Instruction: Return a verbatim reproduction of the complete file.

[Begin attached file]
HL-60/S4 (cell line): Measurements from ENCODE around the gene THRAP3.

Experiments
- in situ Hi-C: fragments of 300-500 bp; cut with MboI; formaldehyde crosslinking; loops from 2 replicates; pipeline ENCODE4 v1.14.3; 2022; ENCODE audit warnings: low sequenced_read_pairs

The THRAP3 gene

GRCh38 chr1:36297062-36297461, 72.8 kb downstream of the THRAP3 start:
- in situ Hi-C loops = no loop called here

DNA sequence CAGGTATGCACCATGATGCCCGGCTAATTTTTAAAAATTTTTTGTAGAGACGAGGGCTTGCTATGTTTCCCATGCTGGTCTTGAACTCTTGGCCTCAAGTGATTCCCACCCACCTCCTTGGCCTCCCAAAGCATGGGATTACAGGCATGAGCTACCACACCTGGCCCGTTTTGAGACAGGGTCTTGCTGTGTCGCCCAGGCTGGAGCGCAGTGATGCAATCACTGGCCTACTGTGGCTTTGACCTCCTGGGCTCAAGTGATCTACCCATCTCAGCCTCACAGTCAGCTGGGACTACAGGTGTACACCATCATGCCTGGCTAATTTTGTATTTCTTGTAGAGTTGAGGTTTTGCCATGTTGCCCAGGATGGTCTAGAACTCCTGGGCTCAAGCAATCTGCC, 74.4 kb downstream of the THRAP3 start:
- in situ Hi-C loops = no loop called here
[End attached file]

HL-60/S4 (cell line): Measurements from ENCODE around the gene THRAP3.

Experiments
- in situ Hi-C: fragments of 300-500 bp; cut with MboI; formaldehyde crosslinking; loops from 2 replicates; pipeline ENCODE4 v1.14.3; 2022; ENCODE audit warnings: low sequenced_read_pairs

The THRAP3 gene

GRCh38 chr1:36297062-36297461, 72.8 kb downstream of the THRAP3 start:
- in situ Hi-C loops = no loop called here

DNA sequence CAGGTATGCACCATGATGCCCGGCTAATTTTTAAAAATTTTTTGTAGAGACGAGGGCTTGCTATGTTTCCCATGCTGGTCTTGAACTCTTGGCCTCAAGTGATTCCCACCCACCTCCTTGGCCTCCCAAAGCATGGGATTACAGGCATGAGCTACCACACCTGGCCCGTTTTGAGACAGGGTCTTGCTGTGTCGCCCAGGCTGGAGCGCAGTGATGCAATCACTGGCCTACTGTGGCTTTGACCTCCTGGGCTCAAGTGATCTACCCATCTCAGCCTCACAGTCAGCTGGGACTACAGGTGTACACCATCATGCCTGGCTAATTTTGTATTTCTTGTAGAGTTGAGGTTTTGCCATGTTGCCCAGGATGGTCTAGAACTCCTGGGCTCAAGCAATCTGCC, 74.4 kb downstream of the THRAP3 start:
- in situ Hi-C loops = no loop called here